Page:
Independence Day for Dogs

No, they aren’t rising up in revolt. But they would like to walk around without a string on their necks on occasion.

Dog independence: no, not as in Animal Farm with the animals rising up and taking over, but being able to move about and explore, to engage in the natural behaviors of the species, to be off leash — that is the theme of this blog post published (and entirely and maybe a bit quickly written) today, July 4, 2024.

If the dogs did revolt and set up the Pawsome Republic, they damn sure would not celebrate the event with fireworks, I can guarantee you that.

The New York Times

Here on my humble Glencadia Review blog of things relating (maybe vaguely) to our dog business in Columbia County NY, I have a trend or policy or bad habit of responding to New York Times articles. The Times published an article on a mysterious respiratory disease in dogs. When I looked at the data carefully, I thought maybe, just suspected, that the conclusions in that NY Times article might be complete alarmist hogwash.

At the time, I was not 100% certain that confirmation bias and the nature of large datasetswas the “mystery” but as time has passed and the story has disappeared, I think it’s pretty clear that the emergency was much ado about nothing. You can find any trend you look for in a huge pile of cases. The Times should have been more careful and circumspect in their original reporting, or gone back to re-analyze their work later, or maybe corrected the original article… but at least I was able to get my two cents in here on the blog. Data behaves and has characteristics like any other phenomenon, and you can find whatever you look for if you ignore the data that tells the opposite story.

Next up in the Glencadia Review New York Times blog post history was a piece about pampering your pet at “luxury” dog boarding facilities. I could not at all, completely impossible, for me not to chime in on this one. The pampering was a delicious setup for me — or so I felt — when I realized that “luxury” dog boarding” means the dogs never get dirty or have any fun. That post — “Where’s the Mud?” — wrote itself practically.

Now, the Times has published an article that is 180 degrees from the luxury dog boarding piece, “Are We Loving Our Pets to Death?” On the occasion of Independence Day 2024, July 4th, I would like to say something about independence as it pertains to pets, particularly dogs, and what we do here at Glencadia. In this third post in the series, I agree with the thrust of the Times’ article and am inspired to continue the discussion they started.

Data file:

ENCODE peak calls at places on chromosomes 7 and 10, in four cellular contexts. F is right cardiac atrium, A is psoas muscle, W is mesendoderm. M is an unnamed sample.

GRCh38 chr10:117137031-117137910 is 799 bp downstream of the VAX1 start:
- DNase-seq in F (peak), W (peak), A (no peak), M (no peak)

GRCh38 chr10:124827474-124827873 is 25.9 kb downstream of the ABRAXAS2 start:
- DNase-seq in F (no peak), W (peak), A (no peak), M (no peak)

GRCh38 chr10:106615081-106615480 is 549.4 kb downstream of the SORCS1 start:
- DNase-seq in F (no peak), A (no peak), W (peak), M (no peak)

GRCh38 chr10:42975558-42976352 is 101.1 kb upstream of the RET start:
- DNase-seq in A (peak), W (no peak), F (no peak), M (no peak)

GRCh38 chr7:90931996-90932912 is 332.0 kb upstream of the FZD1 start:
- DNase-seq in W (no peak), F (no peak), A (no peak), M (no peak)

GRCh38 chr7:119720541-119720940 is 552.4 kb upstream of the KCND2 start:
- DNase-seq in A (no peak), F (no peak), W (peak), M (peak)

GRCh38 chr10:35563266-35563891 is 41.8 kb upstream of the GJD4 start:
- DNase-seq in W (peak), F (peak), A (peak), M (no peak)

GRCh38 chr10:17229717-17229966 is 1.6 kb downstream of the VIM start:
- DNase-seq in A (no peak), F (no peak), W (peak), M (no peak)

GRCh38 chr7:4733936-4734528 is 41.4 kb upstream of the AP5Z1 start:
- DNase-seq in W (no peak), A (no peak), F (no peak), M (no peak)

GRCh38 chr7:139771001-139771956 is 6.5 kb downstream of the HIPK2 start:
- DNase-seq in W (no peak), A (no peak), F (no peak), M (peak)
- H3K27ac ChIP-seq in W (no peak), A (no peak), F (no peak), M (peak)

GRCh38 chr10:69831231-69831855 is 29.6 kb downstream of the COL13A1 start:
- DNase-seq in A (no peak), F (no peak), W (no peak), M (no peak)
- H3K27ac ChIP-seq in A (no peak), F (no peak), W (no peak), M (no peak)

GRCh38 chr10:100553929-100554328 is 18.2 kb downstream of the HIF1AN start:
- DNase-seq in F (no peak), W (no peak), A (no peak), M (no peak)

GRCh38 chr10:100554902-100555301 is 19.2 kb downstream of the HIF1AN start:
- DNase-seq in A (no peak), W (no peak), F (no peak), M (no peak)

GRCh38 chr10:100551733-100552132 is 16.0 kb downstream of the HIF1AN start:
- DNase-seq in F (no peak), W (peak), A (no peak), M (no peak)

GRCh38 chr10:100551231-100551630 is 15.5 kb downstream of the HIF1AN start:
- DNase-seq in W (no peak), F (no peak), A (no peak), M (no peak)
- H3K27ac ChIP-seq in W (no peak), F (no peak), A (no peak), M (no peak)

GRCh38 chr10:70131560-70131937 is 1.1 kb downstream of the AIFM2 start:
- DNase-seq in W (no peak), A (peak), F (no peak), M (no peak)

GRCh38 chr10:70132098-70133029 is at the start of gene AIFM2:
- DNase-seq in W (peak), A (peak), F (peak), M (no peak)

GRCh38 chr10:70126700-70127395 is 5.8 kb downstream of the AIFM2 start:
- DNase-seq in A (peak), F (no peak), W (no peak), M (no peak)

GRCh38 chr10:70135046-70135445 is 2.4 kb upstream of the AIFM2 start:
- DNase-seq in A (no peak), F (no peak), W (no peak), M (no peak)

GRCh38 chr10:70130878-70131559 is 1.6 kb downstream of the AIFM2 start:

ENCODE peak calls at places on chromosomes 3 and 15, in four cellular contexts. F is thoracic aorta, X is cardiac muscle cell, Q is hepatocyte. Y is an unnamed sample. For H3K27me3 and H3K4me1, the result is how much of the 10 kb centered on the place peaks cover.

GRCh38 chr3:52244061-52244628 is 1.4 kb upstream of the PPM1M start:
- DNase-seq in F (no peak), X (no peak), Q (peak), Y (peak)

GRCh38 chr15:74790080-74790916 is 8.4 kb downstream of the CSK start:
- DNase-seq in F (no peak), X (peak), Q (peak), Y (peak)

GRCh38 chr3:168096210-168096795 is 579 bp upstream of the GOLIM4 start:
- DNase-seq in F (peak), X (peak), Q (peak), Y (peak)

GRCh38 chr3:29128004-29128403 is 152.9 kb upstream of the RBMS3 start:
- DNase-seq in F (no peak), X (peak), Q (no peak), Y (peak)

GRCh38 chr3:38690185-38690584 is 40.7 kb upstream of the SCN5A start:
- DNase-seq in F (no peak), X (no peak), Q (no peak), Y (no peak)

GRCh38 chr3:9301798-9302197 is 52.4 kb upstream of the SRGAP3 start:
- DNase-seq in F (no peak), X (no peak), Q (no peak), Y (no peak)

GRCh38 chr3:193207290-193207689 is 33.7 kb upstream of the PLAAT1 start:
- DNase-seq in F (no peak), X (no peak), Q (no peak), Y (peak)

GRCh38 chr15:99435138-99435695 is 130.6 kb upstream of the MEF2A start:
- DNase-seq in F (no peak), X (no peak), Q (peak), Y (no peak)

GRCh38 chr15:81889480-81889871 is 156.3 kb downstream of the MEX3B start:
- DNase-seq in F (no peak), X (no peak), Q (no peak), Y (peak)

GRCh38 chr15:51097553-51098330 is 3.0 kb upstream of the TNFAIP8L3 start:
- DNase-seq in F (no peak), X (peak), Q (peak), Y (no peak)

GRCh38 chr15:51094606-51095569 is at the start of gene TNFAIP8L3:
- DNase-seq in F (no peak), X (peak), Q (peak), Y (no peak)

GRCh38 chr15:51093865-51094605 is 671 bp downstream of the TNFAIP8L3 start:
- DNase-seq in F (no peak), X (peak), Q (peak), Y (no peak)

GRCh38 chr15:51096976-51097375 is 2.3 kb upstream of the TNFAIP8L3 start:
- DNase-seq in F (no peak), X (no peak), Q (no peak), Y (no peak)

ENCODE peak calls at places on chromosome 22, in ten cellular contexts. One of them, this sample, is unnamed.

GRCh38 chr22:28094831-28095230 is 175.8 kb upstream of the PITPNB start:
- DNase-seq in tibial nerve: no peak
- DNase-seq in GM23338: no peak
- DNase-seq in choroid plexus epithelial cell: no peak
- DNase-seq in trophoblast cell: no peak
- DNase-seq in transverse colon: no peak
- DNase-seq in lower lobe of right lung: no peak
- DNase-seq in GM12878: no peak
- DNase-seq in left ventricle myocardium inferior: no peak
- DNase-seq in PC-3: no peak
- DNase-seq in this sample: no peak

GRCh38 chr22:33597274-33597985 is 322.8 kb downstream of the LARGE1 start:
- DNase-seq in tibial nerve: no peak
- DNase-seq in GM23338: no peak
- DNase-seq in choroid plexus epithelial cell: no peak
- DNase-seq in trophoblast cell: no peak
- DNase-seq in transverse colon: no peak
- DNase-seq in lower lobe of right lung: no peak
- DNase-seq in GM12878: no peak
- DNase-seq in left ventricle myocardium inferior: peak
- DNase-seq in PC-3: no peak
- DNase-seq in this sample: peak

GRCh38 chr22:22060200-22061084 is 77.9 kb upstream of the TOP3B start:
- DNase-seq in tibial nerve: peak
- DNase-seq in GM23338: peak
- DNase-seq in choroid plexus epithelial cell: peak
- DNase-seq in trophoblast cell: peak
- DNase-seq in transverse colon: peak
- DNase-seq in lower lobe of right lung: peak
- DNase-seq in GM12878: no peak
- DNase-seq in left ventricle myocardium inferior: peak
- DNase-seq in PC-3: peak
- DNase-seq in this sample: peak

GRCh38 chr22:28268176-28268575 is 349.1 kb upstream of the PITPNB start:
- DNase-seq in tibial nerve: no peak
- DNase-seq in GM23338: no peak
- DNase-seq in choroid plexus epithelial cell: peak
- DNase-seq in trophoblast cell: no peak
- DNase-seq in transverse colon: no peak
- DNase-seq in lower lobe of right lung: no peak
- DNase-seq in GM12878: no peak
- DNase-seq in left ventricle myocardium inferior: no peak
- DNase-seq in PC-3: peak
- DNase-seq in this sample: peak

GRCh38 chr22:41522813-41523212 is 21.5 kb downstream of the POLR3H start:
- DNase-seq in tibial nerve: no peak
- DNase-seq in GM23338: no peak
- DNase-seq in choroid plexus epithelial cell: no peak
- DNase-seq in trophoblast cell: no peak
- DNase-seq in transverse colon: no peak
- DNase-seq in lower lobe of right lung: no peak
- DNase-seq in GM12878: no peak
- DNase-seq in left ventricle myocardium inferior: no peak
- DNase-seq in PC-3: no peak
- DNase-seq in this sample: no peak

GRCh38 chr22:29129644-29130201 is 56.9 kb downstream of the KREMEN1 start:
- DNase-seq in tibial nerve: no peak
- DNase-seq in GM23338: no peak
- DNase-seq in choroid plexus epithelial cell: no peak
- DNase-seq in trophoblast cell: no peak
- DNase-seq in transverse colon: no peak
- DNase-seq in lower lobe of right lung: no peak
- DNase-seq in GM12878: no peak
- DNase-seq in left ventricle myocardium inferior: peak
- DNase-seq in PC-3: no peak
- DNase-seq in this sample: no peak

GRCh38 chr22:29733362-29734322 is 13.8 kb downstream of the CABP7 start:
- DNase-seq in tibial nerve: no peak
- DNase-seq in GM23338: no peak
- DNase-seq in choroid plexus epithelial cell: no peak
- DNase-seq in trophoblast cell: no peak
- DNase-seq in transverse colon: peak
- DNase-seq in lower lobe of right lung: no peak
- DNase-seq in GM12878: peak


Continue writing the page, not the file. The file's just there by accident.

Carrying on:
FYI, there is another piece I should blog about next time, a piece about the science of pet ownership. Coming up soon, I’m sure! Stay tuned here!

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Loving Pets to Death

The theme of the Loving Pets to Death article is that we are infantilizing our pets. The article compares the lives of free-ranging dogs, including street dogs, to the experiences of inside pets.

The street dog comparison was apt. I would have also noted that in many places in the world, and here in this part of the United States a few generations ago, there was some grey area between a pet and a street dog. There are people in, say, Central America or the Caribbean, that have a dog that never comes in the house but that has a name, is fed, and is sort of part of the family. However, no one really knows where the dog is 90% of the time. On the other hand, there might be a street dog that is fed by someone, who takes really no responsibility for the dog. The experience of these two dogs is pretty similar in that they roam around and get fed, but one is sort of a pet and the other is a street dog.